B-12: Define and provide examples of motivating operations ©

Target Terms: Motivating Operations, Conditioned Motivated Operations Reflexive (CMO-R), Conditioned Motivating Operations Transitive (CMO-T), Conditioned Motivating Operations Surrogate (CMO-S)

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It can help to think of any MO as being along the “deprivation/satiation” continuum. For example, deprivation of attention from a friend increases the reinforcing value of attention from friends. Satiation on sleeping reduces the value of sleep as a reinforcer. Some environmental events are aversive in any amount (very loud noise or incredibly boring homework) and in those cases, it makes sense to think of the MO as “presentation of…” rather than “satiation on…”

Motivating Operations (Establishing Operations and Abolishing Operations)

Definition: MO is an umbrella term that captures both EOs and AOs within it. MOs are environmental variables that alters the reinforcing or punishing effectiveness of a stimulus. Essentially, MOs alter the value of things for a particular person in a particular context and time.

Establishing Operations (EO): A type of motivating operation that makes a stimulus more desirable (more effective as a reinforcer). 

Example in everyday context: The reinforcing effectiveness of water is established when you are very thirsty. Each time you are thirsty, you will increase the behavior that allows you to gain access to water. If you were not in a state of water deprivation, the value of water as a reinforcer would be low.

Abolishing Operations (AO): A type of motivating operation that makes the stimulus less desirable (less effective as a reinforcer). 


Example in everyday context: You just ate a very large meal, so you are satiated on food and food is not reinforcing to you for the next several hours. Your behavior changes to stop seeking food since you are no longer hungry. 

Why it matters: Motivating operations are antecedent variables that alter the value of something as reinforcement. When engaging in clinical problem solving, it is essential to follow a hypothesized behavioral function “upstream” and identify the corresponding MO.

Motivating Operations can be unconditioned (UMO) or conditioned (CMO). An unconditioned MO is one that did not require any learning to have a value altering effect. For example, deprivation of warmth establishes the value of warmth as a reinforcer, throughout the person’s lifespan and regardless of learning history. UMOs are basically motivational states that help us not die.

Conditioned MOs (see below) are learned, and depend on the person and their context. They also fluctuate across the lifespan.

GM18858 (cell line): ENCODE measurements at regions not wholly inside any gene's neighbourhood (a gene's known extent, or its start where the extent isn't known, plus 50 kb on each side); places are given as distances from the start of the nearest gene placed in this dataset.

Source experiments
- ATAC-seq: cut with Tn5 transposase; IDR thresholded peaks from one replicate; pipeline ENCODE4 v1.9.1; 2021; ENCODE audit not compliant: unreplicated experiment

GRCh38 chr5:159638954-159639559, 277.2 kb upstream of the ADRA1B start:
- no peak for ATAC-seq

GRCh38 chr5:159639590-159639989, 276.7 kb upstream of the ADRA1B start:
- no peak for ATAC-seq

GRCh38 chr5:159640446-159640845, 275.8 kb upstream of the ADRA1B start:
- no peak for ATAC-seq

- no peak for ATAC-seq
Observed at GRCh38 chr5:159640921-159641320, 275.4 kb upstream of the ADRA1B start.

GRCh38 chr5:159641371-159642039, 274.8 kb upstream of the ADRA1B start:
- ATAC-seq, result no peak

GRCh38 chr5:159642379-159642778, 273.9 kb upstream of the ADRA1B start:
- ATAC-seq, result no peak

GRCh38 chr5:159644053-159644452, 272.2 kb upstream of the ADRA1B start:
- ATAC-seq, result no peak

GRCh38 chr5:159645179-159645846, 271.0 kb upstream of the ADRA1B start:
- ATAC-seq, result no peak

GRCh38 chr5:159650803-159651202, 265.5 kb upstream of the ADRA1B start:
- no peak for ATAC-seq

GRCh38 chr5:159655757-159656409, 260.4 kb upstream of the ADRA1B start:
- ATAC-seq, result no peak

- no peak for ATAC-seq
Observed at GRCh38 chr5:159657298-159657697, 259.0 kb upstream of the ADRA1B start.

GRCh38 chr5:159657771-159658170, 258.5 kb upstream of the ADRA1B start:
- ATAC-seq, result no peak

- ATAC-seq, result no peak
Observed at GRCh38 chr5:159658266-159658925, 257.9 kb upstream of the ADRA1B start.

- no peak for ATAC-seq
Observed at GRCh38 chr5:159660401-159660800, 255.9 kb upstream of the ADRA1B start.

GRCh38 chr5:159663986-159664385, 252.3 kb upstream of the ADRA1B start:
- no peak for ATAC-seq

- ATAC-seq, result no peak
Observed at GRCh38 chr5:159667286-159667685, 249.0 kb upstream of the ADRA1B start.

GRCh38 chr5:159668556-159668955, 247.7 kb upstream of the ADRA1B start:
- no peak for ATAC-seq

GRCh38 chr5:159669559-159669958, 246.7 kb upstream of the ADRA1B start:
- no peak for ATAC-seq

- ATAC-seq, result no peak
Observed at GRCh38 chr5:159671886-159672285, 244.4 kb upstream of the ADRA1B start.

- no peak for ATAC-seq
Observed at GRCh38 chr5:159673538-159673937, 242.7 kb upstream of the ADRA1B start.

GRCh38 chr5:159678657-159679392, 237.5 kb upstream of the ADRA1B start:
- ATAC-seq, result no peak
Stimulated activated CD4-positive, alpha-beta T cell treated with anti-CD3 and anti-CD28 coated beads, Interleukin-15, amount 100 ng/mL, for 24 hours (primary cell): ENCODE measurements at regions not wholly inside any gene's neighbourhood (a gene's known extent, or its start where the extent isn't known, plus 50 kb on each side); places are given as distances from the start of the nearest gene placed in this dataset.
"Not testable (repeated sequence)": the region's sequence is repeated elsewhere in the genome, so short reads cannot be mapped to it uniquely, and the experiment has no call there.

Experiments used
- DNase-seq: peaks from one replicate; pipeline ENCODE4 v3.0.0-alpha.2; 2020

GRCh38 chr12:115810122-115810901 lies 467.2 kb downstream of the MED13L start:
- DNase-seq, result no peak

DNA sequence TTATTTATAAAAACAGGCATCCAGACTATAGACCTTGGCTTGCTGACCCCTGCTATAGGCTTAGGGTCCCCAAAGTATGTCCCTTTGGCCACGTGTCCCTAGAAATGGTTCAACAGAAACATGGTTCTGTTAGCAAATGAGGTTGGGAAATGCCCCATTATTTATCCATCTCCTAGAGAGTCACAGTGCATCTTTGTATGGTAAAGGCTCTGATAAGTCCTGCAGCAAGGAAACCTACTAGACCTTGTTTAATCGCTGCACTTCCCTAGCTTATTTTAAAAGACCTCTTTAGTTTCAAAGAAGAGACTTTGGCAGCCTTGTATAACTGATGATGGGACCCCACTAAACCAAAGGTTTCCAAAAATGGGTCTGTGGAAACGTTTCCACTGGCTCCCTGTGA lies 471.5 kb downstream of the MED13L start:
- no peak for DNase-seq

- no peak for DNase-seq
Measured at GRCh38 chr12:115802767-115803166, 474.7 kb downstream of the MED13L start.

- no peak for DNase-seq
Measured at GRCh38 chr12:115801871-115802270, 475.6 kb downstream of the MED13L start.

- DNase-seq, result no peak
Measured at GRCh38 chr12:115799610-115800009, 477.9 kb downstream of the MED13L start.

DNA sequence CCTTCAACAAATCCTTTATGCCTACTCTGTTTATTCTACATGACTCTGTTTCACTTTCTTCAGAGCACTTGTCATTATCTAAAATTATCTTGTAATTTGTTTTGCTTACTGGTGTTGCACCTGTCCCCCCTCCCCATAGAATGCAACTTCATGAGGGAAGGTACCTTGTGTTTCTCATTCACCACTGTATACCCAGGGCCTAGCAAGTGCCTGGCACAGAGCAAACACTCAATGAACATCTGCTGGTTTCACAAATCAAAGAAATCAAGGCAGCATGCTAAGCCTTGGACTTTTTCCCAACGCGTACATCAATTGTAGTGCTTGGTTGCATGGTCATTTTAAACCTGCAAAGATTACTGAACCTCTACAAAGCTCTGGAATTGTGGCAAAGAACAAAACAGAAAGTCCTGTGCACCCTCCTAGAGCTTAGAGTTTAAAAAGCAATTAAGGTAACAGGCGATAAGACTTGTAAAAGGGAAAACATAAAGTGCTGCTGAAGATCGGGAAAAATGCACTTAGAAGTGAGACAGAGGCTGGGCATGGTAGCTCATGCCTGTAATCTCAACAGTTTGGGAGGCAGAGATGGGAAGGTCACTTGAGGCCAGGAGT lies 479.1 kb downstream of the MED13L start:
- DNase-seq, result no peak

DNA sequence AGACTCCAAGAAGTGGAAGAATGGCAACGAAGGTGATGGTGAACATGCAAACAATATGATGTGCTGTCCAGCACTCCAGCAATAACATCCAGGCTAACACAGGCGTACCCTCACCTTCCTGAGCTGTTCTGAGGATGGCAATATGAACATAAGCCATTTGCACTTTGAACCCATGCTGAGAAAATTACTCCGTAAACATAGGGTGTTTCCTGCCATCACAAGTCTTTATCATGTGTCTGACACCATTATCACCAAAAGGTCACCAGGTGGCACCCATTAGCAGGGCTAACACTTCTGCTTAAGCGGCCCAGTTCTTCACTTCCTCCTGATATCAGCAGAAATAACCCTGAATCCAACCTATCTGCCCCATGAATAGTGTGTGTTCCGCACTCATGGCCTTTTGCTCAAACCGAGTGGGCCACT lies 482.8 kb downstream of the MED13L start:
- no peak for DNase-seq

Conditioned Motivating Operation Reflexive (CMO-R)

Definition: A condition or object that signals a worsening or improving of conditions. 

Example in everyday context: You start to feel tightness in your left eye (worsening condition), which you know from experience will lead to a blinding migraine in 15 minutes. The value of your migraine medication goes up.

Example in clinical context: A client sees their behavior analyst walk through the door and sit down in the free play area (improving condition). This client loves working with their behavior analyst, so the value of the free play area increases. 

Example in supervision/consultation context: A student is doing independent seat work. The teacher bring out the phonics books (worsening condition). The value of escape increases for the student, as phonics is associated with aversive contingencies for them.

Conditioned Motivating Operation Transitive (CMO-T)

Definition: An environmental variable that establishes/abolishes the effectiveness of another stimulus as a reinforcer.

Example in everyday context: Your house is locked. This establishes the reinforcing value of a key to unlock your house. 

Example in clinical context: A client wants to play with a light-up toy, but it is emitting a very weak light. This establishes the value of a new battery.  

Example in supervision context: A supervisee is completing an assignment and cannot remember the definition of CMO-T. They are motivated to be done with the assignment, so the value of their ABA textbook (which will give them the answer) increases.  

Conditioned Motivating Operation Surrogate (CMO-S)

Definition: A stimulus that acquired its effectiveness as an MO by being paired with another, previously established, MO.

Example in everyday context: During workdays, your scheduled lunch is 12:00 pm, and you are usually quite hungry by then. Today, you had a very filling breakfast and don’t feel very hungry at noon. However, when you look at the clock and see that it is noon, the presentation of the 12:00 on the clock serves as a CMO-S because it has been paired so often with being very hungry, so just seeing the clock display the time increases the value of food as a reinforcer.  

Example in clinical context: A patient engages in seeking medical treatment when no medical conditions are present. In this person’s past, pain from an untreated intestinal disorder was paired with benign everyday muscle soreness. Now, the pain from the intestinal disorder is gone, but the presentation of any muscle soreness establishes the value of medical care, just as intestinal pain did.  


Example in a supervision/consultation context: A consultee has a learning history involving the pairing of the presentation of aversive tasks (complex graphing assignment) with a particular supervisor. Now, the presentation of that supervisor’s directions serves to increase the value of escape, even if the task being assigned is quite interesting and easy.

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